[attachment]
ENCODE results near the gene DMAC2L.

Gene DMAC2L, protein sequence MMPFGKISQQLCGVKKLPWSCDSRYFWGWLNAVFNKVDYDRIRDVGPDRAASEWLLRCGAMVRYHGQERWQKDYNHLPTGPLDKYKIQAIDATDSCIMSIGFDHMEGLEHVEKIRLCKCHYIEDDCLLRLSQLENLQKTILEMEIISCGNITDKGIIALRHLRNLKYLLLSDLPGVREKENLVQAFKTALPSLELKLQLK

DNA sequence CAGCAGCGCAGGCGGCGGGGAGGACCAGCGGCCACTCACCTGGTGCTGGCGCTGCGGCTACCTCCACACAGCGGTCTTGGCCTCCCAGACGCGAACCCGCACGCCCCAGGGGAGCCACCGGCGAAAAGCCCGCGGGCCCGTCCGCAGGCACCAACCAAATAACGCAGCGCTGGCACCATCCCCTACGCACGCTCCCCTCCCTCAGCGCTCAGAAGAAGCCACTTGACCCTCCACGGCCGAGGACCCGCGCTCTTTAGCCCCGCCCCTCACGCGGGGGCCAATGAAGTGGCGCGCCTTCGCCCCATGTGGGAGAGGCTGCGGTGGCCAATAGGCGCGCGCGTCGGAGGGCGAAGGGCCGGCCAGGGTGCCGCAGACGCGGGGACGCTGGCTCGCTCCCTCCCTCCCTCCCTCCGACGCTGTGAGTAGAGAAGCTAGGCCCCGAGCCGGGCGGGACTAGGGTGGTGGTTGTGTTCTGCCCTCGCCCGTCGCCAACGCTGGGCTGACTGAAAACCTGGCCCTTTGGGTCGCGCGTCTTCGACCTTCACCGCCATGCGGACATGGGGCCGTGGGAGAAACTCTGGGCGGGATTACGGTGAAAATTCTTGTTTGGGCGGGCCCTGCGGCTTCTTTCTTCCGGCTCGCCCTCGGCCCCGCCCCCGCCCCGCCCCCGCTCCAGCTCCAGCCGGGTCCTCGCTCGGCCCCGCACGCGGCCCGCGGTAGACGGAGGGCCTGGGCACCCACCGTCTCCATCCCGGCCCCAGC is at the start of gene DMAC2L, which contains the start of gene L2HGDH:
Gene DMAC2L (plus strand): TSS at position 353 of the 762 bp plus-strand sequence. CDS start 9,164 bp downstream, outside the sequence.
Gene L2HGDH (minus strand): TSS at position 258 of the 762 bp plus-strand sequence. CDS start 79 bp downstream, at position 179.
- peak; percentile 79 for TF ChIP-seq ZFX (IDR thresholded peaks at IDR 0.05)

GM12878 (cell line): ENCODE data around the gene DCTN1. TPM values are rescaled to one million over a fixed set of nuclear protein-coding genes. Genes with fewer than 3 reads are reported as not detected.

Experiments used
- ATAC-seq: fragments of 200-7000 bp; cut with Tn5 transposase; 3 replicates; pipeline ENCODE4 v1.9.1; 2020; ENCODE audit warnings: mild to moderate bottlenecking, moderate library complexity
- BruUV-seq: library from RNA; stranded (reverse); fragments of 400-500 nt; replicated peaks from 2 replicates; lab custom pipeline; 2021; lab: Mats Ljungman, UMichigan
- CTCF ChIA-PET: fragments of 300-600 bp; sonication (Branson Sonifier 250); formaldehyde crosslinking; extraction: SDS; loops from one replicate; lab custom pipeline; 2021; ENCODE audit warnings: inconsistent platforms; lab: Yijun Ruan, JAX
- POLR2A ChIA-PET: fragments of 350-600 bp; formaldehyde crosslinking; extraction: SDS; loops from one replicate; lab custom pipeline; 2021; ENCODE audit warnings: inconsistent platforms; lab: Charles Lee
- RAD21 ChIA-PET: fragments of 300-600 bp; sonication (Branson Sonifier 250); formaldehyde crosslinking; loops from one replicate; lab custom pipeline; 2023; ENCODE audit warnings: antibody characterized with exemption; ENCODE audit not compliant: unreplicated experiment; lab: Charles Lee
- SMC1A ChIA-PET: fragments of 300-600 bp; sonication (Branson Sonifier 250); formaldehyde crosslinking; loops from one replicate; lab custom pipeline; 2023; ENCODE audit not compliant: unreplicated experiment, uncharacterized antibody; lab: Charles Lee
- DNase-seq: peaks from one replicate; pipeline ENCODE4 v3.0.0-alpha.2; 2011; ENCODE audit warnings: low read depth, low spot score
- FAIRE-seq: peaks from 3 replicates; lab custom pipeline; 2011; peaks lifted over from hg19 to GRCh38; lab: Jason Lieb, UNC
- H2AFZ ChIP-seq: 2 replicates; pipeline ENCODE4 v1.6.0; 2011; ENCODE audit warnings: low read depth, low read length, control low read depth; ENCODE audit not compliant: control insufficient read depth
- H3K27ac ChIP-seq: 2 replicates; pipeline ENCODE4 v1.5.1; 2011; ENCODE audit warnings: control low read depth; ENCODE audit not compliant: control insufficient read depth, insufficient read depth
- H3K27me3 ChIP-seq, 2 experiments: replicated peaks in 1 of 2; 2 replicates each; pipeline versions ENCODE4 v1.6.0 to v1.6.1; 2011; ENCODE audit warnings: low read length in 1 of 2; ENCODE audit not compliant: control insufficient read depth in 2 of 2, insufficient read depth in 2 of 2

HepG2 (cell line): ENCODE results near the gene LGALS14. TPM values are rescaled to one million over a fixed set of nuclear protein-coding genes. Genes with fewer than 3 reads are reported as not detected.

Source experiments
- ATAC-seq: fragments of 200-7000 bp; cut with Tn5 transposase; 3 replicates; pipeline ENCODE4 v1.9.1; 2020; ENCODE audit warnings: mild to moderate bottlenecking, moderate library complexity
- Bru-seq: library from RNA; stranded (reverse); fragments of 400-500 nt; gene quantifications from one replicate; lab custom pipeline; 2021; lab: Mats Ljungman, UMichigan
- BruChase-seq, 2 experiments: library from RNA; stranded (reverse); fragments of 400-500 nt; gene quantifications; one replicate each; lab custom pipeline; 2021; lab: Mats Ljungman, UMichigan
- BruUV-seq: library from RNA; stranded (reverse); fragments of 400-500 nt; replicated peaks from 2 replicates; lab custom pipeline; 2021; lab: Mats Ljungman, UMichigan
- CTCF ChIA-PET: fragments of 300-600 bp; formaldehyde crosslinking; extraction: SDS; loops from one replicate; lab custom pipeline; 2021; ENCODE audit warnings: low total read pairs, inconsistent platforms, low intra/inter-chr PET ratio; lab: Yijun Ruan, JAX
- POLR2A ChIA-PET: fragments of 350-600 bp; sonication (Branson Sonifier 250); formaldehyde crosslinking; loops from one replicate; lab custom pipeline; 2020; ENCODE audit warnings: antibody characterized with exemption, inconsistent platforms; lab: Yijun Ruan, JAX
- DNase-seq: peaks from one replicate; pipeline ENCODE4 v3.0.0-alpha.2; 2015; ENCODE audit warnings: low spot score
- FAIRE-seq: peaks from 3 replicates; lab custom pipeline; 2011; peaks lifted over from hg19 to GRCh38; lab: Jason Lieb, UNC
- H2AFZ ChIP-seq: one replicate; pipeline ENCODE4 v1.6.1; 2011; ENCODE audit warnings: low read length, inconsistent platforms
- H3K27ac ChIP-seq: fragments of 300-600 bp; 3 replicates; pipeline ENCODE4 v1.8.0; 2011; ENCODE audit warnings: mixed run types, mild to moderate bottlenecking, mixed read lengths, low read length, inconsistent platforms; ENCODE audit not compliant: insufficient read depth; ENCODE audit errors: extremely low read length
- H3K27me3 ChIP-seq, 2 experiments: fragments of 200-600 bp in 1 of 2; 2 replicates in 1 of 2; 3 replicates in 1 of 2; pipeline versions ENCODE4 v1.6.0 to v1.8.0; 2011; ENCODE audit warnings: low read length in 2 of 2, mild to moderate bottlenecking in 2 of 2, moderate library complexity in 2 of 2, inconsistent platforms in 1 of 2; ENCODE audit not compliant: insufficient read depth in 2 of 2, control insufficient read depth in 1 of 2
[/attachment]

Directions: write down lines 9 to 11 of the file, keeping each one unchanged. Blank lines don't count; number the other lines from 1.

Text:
- ATAC-seq: fragments of 200-7000 bp; cut with Tn5 transposase; 3 replicates; pipeline ENCODE4 v1.9.1; 2020; ENCODE audit warnings: mild to moderate bottlenecking, moderate library complexity
- BruUV-seq: library from RNA; stranded (reverse); fragments of 400-500 nt; replicated peaks from 2 replicates; lab custom pipeline; 2021; lab: Mats Ljungman, UMichigan
- CTCF ChIA-PET: fragments of 300-600 bp; sonication (Branson Sonifier 250); formaldehyde crosslinking; extraction: SDS; loops from one replicate; lab custom pipeline; 2021; ENCODE audit warnings: inconsistent platforms; lab: Yijun Ruan, JAX